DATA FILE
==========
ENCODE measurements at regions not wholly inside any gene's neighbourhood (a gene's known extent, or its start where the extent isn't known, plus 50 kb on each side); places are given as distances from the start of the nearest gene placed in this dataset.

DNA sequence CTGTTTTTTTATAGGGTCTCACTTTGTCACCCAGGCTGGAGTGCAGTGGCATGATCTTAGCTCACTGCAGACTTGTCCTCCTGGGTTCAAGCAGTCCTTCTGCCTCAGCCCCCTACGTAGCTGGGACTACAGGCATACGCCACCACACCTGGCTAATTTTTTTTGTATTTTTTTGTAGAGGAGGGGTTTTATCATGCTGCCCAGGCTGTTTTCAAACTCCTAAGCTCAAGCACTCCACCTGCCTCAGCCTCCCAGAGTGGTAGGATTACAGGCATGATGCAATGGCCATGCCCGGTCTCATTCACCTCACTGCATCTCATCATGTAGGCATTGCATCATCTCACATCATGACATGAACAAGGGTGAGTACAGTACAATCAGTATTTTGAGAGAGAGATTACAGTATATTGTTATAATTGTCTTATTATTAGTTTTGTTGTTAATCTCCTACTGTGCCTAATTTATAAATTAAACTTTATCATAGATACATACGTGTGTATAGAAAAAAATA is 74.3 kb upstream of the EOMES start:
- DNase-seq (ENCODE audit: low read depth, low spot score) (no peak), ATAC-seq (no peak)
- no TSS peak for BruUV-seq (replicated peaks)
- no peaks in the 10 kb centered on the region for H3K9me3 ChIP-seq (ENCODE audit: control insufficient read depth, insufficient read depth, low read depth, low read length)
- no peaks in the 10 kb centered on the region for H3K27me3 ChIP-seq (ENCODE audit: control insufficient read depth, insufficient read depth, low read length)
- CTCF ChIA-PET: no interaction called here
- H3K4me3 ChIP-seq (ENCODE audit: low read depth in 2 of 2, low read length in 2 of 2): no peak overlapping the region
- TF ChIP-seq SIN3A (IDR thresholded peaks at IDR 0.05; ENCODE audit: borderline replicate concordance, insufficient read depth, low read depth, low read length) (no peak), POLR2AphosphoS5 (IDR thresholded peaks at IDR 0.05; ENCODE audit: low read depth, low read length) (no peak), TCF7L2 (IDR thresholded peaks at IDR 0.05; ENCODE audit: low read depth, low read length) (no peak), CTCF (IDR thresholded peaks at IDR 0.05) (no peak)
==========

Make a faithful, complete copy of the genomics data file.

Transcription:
ENCODE measurements at regions not wholly inside any gene's neighbourhood (a gene's known extent, or its start where the extent isn't known, plus 50 kb on each side); places are given as distances from the start of the nearest gene placed in this dataset.

DNA sequence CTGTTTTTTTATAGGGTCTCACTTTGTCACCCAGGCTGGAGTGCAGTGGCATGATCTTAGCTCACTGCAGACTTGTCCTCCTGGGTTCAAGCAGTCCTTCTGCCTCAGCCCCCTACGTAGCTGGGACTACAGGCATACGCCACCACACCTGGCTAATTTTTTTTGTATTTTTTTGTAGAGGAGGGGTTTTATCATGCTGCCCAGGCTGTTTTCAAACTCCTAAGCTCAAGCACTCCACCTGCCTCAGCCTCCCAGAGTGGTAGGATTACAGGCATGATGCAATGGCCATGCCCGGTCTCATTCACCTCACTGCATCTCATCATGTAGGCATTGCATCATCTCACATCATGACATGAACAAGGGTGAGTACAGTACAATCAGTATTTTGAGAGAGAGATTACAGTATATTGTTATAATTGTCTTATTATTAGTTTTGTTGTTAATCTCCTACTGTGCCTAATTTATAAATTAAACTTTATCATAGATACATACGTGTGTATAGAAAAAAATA is 74.3 kb upstream of the EOMES start:
- DNase-seq (ENCODE audit: low read depth, low spot score) (no peak), ATAC-seq (no peak)
- no TSS peak for BruUV-seq (replicated peaks)
- no peaks in the 10 kb centered on the region for H3K9me3 ChIP-seq (ENCODE audit: control insufficient read depth, insufficient read depth, low read depth, low read length)
- no peaks in the 10 kb centered on the region for H3K27me3 ChIP-seq (ENCODE audit: control insufficient read depth, insufficient read depth, low read length)
- CTCF ChIA-PET: no interaction called here
- H3K4me3 ChIP-seq (ENCODE audit: low read depth in 2 of 2, low read length in 2 of 2): no peak overlapping the region
- TF ChIP-seq SIN3A (IDR thresholded peaks at IDR 0.05; ENCODE audit: borderline replicate concordance, insufficient read depth, low read depth, low read length) (no peak), POLR2AphosphoS5 (IDR thresholded peaks at IDR 0.05; ENCODE audit: low read depth, low read length) (no peak), TCF7L2 (IDR thresholded peaks at IDR 0.05; ENCODE audit: low read depth, low read length) (no peak), CTCF (IDR thresholded peaks at IDR 0.05) (no peak)